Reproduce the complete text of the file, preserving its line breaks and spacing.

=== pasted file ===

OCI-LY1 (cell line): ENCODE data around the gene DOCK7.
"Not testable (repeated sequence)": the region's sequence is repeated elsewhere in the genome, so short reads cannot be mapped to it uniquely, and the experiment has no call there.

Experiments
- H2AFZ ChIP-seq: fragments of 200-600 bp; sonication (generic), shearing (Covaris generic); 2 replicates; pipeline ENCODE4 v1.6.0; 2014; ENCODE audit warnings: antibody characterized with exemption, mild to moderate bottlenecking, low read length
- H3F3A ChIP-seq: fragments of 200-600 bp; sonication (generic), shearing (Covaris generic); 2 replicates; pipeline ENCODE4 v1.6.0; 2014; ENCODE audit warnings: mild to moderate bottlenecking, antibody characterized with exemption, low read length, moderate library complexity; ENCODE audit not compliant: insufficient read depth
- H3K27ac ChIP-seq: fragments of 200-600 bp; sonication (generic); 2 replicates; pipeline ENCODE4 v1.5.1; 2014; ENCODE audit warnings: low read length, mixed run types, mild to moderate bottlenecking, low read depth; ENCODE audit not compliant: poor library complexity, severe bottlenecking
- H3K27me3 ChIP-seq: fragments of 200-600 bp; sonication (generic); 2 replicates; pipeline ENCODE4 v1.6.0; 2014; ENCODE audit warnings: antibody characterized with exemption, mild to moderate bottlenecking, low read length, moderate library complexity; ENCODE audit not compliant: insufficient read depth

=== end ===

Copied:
OCI-LY1 (cell line): ENCODE data around the gene DOCK7.
"Not testable (repeated sequence)": the region's sequence is repeated elsewhere in the genome, so short reads cannot be mapped to it uniquely, and the experiment has no call there.

Experiments
- H2AFZ ChIP-seq: fragments of 200-600 bp; sonication (generic), shearing (Covaris generic); 2 replicates; pipeline ENCODE4 v1.6.0; 2014; ENCODE audit warnings: antibody characterized with exemption, mild to moderate bottlenecking, low read length
- H3F3A ChIP-seq: fragments of 200-600 bp; sonication (generic), shearing (Covaris generic); 2 replicates; pipeline ENCODE4 v1.6.0; 2014; ENCODE audit warnings: mild to moderate bottlenecking, antibody characterized with exemption, low read length, moderate library complexity; ENCODE audit not compliant: insufficient read depth
- H3K27ac ChIP-seq: fragments of 200-600 bp; sonication (generic); 2 replicates; pipeline ENCODE4 v1.5.1; 2014; ENCODE audit warnings: low read length, mixed run types, mild to moderate bottlenecking, low read depth; ENCODE audit not compliant: poor library complexity, severe bottlenecking
- H3K27me3 ChIP-seq: fragments of 200-600 bp; sonication (generic); 2 replicates; pipeline ENCODE4 v1.6.0; 2014; ENCODE audit warnings: antibody characterized with exemption, mild to moderate bottlenecking, low read length, moderate library complexity; ENCODE audit not compliant: insufficient read depth